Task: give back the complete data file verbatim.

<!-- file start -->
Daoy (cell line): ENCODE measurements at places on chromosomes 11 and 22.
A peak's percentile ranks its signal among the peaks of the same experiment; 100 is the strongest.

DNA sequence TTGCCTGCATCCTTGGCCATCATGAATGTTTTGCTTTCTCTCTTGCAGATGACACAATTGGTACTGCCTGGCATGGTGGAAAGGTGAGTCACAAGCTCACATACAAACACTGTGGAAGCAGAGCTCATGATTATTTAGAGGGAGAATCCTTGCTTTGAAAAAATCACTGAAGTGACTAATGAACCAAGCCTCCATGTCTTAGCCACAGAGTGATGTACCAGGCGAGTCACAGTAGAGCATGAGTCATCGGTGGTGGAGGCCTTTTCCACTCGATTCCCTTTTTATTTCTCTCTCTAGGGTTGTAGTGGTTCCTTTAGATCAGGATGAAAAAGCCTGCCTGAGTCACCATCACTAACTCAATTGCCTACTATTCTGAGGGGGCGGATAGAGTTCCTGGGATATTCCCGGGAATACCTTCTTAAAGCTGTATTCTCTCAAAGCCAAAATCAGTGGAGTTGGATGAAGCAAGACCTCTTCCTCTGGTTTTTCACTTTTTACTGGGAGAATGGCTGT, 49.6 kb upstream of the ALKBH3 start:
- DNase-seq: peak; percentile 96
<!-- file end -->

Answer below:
Daoy (cell line): ENCODE measurements at places on chromosomes 11 and 22.
A peak's percentile ranks its signal among the peaks of the same experiment; 100 is the strongest.

DNA sequence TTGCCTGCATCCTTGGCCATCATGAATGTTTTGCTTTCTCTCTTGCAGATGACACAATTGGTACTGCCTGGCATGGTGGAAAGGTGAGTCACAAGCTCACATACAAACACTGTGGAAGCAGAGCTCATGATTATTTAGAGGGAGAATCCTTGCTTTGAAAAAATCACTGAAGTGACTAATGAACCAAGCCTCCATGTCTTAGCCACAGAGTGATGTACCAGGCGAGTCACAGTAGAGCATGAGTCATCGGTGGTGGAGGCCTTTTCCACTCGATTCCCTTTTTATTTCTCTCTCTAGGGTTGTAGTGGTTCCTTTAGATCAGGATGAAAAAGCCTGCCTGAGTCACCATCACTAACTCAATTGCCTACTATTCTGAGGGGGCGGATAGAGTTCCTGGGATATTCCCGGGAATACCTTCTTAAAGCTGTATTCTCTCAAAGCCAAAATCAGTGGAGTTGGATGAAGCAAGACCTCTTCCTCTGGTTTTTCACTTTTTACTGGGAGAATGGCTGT, 49.6 kb upstream of the ALKBH3 start:
- DNase-seq: peak; percentile 96